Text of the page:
As summer hit, things got better. Switched over to trail season and I had a lot of fun. This was my first year really giving trail running an honest try. Dan and I did a two-person coulee cactus crawl team and actually placed in the mixed division, even beating teams who had up to 5 members. We also did Lone Wolf in Fernie as a 2 person team and had a blast with our friends and Andy that weekend. In July, we travelled way West to Haida Gwaii, British Columbia, where I ran the full marathon. What an experience that was! It was a small field of runners, but I was honoured to place 2nd female with a pretty respectful time. With little recovery time and still a busy summer, I had to stay prepped for my first trail 50km Ultra. And I did the Lost Soul Ultra in September, even beating my goal time and placing in my age group.
I had one more half marathon race lined up in October before the NYC marathon would come in November. That race never happened, as my world was flipped when I got a phone call late September that my Uncle Ed had passed away. This was my dad’s only sibling. I was shook. I travelled to Longville, Minnesota, for the funeral and to see family. When I came back, I could never get back into a groove. I forced my body through the NYC marathon, thankful that my only goal that race was to run with my husband and our friend and have fun. And since after NYC I’ve just lost motivation.
Am I going to stop running? Hell no. But I need to be a little easier on myself and get back to the root of running—-to stay healthy. Dan reminded me that about two days ago. That is the number 1 reason to run. And now, our number 2 reason to run is to spend time as a family and with our friends. That is something that has changed a lot in the last year or two and I am forever grateful for our running friends. Not just the ones we see at marathon club or races, but the ones we hang out with while in NYC…at beer miles…on our patio…our friends who hosted us while we ran in Haida Gwaii…the ones who cheered me on and crewed never at Lost Soul…the ones we are running with in New Years Eve for a group pub run. The last thing is to be competitive. That may have been a higher point to me in the last years. But it shouldn’t be now. It still matters to me; I’m still going to be competitive. But I gotta remember what is more important.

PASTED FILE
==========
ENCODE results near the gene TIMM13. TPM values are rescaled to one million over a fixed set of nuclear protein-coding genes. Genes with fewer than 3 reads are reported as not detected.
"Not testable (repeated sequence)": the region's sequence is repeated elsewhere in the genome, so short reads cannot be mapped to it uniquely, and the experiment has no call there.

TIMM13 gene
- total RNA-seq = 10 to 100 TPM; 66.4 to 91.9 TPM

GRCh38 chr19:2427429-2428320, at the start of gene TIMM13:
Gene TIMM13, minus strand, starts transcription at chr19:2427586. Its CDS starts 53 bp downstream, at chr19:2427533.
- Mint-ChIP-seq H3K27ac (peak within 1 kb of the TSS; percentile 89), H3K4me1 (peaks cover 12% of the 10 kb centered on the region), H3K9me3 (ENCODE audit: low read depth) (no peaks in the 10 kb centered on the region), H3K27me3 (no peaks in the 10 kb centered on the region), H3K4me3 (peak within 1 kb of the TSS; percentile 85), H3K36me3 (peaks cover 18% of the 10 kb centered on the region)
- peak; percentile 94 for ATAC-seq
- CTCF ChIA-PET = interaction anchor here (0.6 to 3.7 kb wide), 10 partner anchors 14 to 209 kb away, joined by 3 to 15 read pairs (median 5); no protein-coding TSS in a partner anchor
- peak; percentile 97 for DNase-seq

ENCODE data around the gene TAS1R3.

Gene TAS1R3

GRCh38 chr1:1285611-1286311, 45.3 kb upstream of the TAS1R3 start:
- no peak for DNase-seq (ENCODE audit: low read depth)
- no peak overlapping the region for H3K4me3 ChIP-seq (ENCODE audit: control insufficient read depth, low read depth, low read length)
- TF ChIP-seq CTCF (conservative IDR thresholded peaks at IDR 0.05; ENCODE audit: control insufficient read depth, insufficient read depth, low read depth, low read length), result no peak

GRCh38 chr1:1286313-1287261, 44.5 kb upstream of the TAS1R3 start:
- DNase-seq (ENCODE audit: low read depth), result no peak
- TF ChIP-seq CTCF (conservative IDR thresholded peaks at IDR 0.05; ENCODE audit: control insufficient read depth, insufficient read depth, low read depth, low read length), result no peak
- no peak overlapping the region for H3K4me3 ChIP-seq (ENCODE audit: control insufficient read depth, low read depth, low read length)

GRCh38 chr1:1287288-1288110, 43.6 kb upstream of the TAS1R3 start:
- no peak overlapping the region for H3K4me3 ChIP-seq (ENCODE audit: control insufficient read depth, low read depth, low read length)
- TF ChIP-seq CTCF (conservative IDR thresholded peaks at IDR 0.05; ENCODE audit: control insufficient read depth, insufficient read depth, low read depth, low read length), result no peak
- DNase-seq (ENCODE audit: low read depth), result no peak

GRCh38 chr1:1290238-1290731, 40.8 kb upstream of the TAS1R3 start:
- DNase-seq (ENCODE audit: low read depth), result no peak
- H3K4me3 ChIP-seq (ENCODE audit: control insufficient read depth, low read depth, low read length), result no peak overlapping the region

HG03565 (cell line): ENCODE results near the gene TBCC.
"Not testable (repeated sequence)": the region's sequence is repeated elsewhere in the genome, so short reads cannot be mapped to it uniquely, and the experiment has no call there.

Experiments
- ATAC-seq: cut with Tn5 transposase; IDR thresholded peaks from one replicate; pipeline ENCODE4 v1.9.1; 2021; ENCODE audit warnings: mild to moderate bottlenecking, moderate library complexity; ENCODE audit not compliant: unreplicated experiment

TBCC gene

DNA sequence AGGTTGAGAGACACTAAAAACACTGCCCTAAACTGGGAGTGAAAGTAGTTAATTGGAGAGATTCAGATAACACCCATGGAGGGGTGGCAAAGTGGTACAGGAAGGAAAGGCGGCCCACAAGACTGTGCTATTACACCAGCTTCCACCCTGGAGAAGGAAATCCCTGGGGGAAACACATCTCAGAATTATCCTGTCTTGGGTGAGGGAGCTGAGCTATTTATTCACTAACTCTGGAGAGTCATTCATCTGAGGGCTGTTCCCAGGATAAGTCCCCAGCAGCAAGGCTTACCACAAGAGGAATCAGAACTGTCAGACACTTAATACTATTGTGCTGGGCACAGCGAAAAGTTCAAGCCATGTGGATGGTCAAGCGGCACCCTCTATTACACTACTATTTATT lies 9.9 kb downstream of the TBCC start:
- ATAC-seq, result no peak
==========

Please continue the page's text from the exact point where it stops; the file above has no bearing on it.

So 2020, what will you bring? I am registered for the Lost Soul 50km and hope to better my time. Dan and I are also doing Lone Wolf again, and our friend and his daughter are going to come and camp with us! We also plan on having a group of us go down to do the Whitefish Half Marathon in May and making it a fun long weekend with friends. 2019 may have been different compared to my other years, but now after reflecting on it, I’m looking forward to what my running future looks like!
Having a kid puts a damper on being up-to-date on my blog posts. So, since I did three races in May (a trifecta! 5km, 10km and a half marathon) and haven’t written about any of them, I am going to do a post on all three. This may become a new way of doing things…!?!
3rd Annual Lakeview Superhero Run 5km
I have actually done this race all three years and this was my fastest one yet! This race is always a Wednesday evening, and the past two years it was hectic getting there because I would have been working during the day. This year it was even worse because I was trying to deal with stuff at home with Andy before Dan came back from work and then I had to rush over to the race start. After parking I got to the start area with less than 10 minutes before the beginning of the race. Close call.
The weather had been gross all day long and thankfully it cleared up in the evening. While I would not have minded some rain while running, this is a 2km and 5km race geared towards children and I know they would have been miserable had it been raining. The 5km runners started first, and the 2km would begin shortly after. It’s a quick loop from Lakeview School down the green strip towards Bullys, then around the east end of Henderson Lake and back. I don’t know my splits, because in the rush around the house before heading here I realized my watch wasn’t charged. Rookie mistake. But I do know that I finished in a time of 21:57! I am super proud of this as last year I ran a 25:57(albeit I was 15 weeks pregnant or so) but back in 2016 I ran a 22:16…I beat that! This sub 22 time that I ran was my goal for my July race in Wisconsin, so now my goal for that 5km will be to beat this time!
20th Anniversary of Woody’s RV World Half Marathon in Red Deer
Dan and I often go and do this race because his family lives in Red Deer. This would be my 6th time running this half marathon. More notably this would be Dan’s first full marathon!